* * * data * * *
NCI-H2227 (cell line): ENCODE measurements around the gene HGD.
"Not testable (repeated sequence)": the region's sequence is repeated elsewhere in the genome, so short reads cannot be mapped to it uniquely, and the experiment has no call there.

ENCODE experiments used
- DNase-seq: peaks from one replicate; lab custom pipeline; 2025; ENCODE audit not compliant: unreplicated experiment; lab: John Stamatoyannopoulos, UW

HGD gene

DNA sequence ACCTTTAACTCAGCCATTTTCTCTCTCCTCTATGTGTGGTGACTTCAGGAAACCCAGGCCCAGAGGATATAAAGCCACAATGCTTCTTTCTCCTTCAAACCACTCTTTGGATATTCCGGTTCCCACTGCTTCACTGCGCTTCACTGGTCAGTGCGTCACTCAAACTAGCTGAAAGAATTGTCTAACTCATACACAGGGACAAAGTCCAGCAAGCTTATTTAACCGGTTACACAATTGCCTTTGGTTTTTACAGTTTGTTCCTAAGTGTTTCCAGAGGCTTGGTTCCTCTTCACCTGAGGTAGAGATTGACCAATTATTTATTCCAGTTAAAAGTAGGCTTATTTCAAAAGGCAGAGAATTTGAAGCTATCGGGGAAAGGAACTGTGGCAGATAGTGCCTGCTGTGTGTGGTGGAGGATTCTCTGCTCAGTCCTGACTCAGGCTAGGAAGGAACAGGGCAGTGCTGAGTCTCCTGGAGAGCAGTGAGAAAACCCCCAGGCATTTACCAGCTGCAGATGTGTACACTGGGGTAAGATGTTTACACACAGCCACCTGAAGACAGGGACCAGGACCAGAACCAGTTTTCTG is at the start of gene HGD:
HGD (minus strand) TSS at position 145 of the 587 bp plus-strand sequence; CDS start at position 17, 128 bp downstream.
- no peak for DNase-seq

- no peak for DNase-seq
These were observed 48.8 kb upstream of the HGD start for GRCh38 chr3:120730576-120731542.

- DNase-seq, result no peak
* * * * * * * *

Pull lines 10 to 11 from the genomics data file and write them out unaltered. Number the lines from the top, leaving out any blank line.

These were observed 48.8 kb upstream of the HGD start for GRCh38 chr3:120730576-120731542.

- DNase-seq, result no peak